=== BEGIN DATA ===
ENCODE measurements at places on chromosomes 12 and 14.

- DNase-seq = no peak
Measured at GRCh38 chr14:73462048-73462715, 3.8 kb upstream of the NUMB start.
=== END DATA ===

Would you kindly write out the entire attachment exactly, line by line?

ENCODE measurements at places on chromosomes 12 and 14.

- DNase-seq = no peak
Measured at GRCh38 chr14:73462048-73462715, 3.8 kb upstream of the NUMB start.